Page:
Deuteronomy 22:22-25
    If a man be found lying with a woman married to an husband, then they shall both of them die, both the man that lay with the woman, and the woman: so shalt thou put away evil from Israel. If a damsel that is a virgin be betrothed unto an husband, and a man find her in the city, and lie with her; Then ye shall bring them both out unto the gate of that city, and ye shall stone them with stones that they die; the damsel, because she cried not, being in the city; and the man, because he hath humbled his neighbour’s wife: so thou shalt put away evil from among you. But if a man find a betrothed damsel in the field, and the man force her, and lie with her: then the man only that lay with her shall die.

    Deuteronomy 22:13-21
    13 If any man take a wife, and go in unto her, and hate her, And give occasions of speech against her, and bring up an evil name upon her, and say, I took this woman, and when I came to her, I found her not a maid (VIRGIN): Then shall the father of the damsel, and her mother, take and bring forth the tokens of the damsel’s virginity unto the elders of the city in the gate: And the damsel’s father shall say unto the elders, I gave my daughter unto this man to wife, and he hateth her; And, lo, he hath given occasions of speech against her, saying, I found not thy daughter a maid; and yet these are the tokens of my daughter’s virginity. And they shall spread the cloth before the elders of the city. And the elders of that city shall take that man and chastise him; And they shall amerce him in an hundred shekels of silver, and give them unto the father of the damsel, because he hath brought up an evil name upon a virgin of Israel: and she shall be his wife; he may not put her away all his days. But if this thing be true, and the tokens of virginity be not found for the damsel: Then they shall bring out the damsel to the door of her father’s house, and the men of her city shall stone her with stones that she die: because she hath wrought folly in Israel, to play the whore in her father’s house: so shalt thou put evil away from among you.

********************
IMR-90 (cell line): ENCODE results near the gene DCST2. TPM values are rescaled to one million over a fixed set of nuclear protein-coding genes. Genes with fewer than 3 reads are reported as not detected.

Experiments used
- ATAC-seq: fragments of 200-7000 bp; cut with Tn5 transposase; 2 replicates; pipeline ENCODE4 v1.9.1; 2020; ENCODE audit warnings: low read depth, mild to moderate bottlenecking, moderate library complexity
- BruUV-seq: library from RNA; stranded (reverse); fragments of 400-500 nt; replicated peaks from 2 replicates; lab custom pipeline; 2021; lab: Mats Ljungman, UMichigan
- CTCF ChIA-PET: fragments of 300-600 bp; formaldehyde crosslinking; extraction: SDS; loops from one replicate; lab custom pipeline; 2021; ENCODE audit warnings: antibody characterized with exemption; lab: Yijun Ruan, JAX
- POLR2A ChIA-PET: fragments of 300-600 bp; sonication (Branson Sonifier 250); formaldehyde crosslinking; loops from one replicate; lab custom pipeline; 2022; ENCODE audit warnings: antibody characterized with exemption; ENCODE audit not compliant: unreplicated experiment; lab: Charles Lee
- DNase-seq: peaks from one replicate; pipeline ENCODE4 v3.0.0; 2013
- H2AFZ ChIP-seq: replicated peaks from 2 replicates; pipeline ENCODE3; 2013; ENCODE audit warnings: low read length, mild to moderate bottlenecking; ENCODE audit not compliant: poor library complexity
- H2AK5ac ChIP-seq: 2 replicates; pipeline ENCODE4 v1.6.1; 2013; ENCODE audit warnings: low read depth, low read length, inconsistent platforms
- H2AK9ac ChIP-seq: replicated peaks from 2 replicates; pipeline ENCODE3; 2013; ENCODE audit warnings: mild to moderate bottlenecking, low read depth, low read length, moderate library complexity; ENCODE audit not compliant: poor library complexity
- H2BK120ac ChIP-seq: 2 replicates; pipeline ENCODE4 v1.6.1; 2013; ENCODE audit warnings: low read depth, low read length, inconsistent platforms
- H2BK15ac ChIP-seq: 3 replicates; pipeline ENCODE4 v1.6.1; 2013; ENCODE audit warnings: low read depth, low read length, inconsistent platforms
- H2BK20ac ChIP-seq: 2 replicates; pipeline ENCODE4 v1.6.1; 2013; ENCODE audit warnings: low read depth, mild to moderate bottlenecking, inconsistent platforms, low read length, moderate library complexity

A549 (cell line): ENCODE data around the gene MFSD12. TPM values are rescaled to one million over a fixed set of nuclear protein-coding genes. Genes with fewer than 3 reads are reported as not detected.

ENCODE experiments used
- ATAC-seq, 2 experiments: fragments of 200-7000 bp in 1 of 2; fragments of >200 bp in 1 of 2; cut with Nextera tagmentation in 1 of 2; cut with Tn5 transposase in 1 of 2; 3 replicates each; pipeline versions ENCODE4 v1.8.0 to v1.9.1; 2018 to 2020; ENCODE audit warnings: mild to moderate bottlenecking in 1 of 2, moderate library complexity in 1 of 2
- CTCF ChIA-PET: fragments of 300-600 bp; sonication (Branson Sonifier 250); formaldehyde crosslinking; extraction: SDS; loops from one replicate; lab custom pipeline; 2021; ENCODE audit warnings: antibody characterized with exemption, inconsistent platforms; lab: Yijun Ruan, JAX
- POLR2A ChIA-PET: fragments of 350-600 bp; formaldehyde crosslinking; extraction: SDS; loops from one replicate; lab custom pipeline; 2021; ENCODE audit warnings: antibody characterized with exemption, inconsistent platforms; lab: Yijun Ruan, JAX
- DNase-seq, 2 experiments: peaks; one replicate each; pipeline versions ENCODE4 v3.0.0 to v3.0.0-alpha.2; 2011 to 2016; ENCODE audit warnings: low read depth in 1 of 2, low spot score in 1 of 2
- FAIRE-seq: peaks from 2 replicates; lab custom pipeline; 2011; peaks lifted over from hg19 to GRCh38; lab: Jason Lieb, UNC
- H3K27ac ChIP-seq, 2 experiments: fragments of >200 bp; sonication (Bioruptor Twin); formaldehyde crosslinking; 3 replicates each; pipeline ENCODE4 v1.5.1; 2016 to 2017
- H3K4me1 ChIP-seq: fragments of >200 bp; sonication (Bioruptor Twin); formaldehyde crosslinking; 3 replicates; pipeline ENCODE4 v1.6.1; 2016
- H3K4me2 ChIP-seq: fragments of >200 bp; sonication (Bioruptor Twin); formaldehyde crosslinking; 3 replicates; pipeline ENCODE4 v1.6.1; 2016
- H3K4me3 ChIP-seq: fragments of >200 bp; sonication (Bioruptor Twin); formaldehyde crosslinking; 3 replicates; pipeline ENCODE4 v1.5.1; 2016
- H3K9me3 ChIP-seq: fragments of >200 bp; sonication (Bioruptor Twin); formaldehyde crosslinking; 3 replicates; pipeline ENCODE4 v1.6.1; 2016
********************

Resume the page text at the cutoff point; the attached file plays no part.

Ed

    Like

  53. Ed, in 1 Cor. 7, the terms “depart” and “divorce” are used interchangeably. Now if you like you may try and parse out how it is totally different when a woman is abandoned with a legal document testifying to that from when it occurs when she receives no such document, but the fact of the matter is that in a divorce, a person is put away, and the Scripture describes this in Malachi as “treachery.”

    You’re seriously quibbling over this? Seriously? It is as if you do not know enough people to figure out that when someone leaves their lover, married or not, a scar is left.